Why is the Toilet Called the Head? Get Facts Here!

Written by

Paulk Webb


Freddie J. Hagopian

Saveourwaterrebates is reader-supported. When you buy via our links, we may earn a commission at no cost to you. Learn more

why is the toilet called the head

You probably didn’t expect a bathroom fixture like the commode to be called the “head” in nautical terms, and now you’re curious. Why is the toilet called the head, anyway?

The origin of this word comes from the early days of sailing ships, as toilets were located at the bow, front, or head of a ship during the early centuries. The logic is that the downwind would blow the smell of the waste away from the ship.

Term Origins: “Head” for a Bathroom on a Ship

Source: quora.com

With voyagers and explorers sailing through the seas, a toilet on a boat is a must to relieve waste. However, water vessels weren’t as sophisticated as they are today, especially during the 16th century.

Without the modern plumbing system that we have today, sanitation facilities are primitive, and people performed what was more practical during that time. There were two things to consider:

  1. The waste should have an exit. The head allowed the waste to fall directly into the sea or ocean, and the splashing water below naturally cleaned the toilets.
  2. The smell should not go back into the vessel. The head—meaning the bowsprit or the front of the ship—was the most reasonable location because it was downwind.

Who Coined the “Head” in the Toilet’s Name?


The early evidence of the toilet being coined the “head” was seen in Woodes Rogers’ book entitled A Cruising Voyage Around the World in 1708. Rogers was the first Royal Governor of the Bahamas, and he was also a sea captain and privateer.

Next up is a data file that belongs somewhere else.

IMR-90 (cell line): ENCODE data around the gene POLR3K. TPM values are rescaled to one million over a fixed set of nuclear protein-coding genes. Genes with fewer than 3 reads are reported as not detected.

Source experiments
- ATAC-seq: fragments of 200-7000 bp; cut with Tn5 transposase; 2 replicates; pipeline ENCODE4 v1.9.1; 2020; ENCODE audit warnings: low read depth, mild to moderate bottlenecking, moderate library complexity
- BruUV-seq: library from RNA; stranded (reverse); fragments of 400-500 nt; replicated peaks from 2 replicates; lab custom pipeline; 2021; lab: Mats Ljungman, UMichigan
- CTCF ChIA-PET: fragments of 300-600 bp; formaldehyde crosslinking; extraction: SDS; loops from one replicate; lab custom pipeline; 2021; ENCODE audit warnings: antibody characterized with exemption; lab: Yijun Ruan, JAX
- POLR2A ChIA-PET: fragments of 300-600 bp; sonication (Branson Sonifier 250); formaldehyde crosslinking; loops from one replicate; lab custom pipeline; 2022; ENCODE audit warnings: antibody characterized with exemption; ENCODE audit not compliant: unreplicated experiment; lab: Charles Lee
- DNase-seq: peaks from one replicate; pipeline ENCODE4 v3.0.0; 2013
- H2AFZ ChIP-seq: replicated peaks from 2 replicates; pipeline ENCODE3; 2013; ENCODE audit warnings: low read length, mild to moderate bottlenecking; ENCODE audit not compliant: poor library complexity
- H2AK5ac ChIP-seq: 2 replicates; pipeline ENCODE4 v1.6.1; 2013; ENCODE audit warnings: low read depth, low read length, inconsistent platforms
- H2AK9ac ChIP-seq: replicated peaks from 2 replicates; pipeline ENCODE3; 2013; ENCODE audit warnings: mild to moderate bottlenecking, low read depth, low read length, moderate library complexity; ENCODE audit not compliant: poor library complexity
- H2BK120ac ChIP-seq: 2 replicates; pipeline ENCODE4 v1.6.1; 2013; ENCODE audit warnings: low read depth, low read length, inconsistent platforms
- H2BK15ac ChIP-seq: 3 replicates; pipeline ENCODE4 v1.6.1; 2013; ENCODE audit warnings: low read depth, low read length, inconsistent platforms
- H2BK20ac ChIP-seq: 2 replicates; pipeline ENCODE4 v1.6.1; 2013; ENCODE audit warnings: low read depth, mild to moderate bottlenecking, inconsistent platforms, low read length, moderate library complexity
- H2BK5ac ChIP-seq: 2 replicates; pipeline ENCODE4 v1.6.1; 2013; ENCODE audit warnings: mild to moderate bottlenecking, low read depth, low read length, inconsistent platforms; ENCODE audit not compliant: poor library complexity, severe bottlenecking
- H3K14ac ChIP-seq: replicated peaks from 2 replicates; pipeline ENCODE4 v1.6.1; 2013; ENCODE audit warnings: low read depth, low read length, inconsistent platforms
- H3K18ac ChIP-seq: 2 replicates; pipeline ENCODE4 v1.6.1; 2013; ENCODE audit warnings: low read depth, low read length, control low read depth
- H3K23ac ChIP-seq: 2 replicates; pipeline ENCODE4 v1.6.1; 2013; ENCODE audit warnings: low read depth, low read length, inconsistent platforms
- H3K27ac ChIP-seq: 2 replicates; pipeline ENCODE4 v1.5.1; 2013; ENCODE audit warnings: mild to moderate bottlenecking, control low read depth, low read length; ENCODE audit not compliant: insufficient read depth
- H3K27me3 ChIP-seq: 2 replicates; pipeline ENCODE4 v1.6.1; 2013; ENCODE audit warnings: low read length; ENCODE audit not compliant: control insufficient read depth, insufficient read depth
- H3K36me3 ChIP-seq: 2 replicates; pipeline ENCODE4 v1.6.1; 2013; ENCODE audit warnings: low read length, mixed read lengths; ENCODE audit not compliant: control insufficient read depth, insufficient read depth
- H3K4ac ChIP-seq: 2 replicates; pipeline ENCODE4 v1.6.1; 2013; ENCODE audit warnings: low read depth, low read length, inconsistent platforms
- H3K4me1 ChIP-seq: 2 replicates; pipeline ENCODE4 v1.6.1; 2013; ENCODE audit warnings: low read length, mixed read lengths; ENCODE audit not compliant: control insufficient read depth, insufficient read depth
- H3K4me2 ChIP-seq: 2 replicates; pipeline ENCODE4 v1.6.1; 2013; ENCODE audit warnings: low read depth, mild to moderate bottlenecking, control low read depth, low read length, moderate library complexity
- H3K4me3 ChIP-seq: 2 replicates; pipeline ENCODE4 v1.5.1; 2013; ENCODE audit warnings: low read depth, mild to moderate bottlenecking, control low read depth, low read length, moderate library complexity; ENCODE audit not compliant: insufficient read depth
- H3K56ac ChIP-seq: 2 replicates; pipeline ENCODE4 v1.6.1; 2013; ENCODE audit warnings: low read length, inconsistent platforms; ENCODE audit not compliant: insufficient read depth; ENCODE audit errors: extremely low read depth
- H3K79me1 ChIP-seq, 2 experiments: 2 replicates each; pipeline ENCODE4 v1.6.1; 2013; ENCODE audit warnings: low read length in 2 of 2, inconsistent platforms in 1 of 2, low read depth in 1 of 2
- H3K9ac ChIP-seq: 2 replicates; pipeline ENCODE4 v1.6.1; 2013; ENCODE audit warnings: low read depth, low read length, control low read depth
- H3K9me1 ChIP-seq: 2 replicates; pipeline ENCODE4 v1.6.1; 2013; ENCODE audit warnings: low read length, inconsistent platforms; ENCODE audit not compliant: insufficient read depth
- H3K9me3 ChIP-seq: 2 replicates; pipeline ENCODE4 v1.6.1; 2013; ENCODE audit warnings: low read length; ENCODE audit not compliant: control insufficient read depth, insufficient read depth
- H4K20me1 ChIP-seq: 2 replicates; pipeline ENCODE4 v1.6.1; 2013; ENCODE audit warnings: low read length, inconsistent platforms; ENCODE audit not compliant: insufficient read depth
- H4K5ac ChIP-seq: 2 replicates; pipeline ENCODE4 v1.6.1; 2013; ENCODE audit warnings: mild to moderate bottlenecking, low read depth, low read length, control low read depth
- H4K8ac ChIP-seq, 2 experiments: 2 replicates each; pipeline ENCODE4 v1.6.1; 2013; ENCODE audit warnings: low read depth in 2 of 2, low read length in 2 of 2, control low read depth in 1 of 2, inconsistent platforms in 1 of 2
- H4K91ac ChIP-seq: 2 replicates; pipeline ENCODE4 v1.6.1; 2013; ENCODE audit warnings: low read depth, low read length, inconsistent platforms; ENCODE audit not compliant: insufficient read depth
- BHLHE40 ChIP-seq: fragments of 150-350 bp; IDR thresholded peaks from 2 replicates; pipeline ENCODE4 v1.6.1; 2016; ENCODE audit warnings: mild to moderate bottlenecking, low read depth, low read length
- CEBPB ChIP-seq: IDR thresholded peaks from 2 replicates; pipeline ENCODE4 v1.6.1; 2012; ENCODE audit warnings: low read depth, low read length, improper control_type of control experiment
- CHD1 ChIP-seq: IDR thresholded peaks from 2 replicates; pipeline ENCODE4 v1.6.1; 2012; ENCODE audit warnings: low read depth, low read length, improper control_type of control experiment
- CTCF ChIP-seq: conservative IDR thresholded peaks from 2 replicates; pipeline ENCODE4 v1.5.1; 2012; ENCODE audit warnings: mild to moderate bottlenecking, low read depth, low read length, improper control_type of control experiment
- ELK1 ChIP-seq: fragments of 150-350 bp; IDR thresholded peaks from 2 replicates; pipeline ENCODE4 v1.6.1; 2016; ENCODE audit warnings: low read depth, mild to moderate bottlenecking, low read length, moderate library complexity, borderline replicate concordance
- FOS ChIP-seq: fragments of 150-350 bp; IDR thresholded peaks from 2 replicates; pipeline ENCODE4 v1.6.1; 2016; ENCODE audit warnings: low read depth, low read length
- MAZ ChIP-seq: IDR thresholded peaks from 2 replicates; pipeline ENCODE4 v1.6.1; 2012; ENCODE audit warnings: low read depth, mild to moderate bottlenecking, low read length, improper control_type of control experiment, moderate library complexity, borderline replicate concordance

In Tobias Smollett’s book entitled Roderick Random in 1748, the author also mentioned the head to refer to the commode on a ship.

Since then, the word has been the slang for toilet, even though water vessels have been modernized by technology. The commodes could even be in other places, permitted by advanced plumbing systems, but sailors would still call them the “head.”

Are There Other Slangs for Toilet?


We’ve mentioned that the word “head” is the Navy term for bathroom, but are there other ones? Well, you’re in for new vocabulary!

1. Throne: While considered a euphemism, an insightful interpretation is that during the early times, only the royals and rulers of the castle had access to the toilet.

2. Loo: This is an in informal British way to call the toilet; it stemmed from guardez l’eau; a French phrase meaning “watch out for the water.”

3. Bog: Another informal British term for the toilet. It refers to a cesspit and a privy/outdoor toilet connected to it.

4. Can: It’s an American and Canadian slang that you’ll probably hear aside from the more formal “restroom” and “washroom.”

5. John: There are two possible explanations for this.

  • The first is that during the medieval era, common names of men, such as Jack and Jake, were also used to refer to objects.
  • The second is that John Harrington was the one who invented the toilet’s flushing mechanism.

6. Crapper: During World War I, the commodes in England were manufactured by Thomas Crapper & Co Ltd.

7. Lavatory: It came from the Latin word “lavare” which means to wash, then evolved into “lavatorium” meaning washbasin. The latter is a room for washing that also has toilets in it.

8. Latrine: Another term with Latin and French origins, this is how the Army refers to the bathroom.

9. Water Closet (WC): Back when houses were finally getting a plumbing system for a bathroom, the toilet would be located in a remodeled closet. Today, a water closet may refer to a separate room inside a bathroom containing the toilet inside for privacy purposes.

10. Dunny: This is an Australian and New Zealand slang for head (especially an outdoor toilet).

11. Restroom: An American way to refer to the bathroom instead of saying “toilet” out of modesty.

12. Washroo: A Canadian version of the word restroom, this word is also used to politely refer to the toilet.


The answer to why is the toilet called the head is simple: the toilets of ships and boats back in the 16th century were located at the bow, front, or the head of the vessel.

Since modern plumbing systems didn’t exist, the solution was to place the toilet downwind and where the waste could exit the ship (which fell straight into the ocean and sea). The water splashing also cleaned the area, which added to the benefit.

5/5 - (2 votes)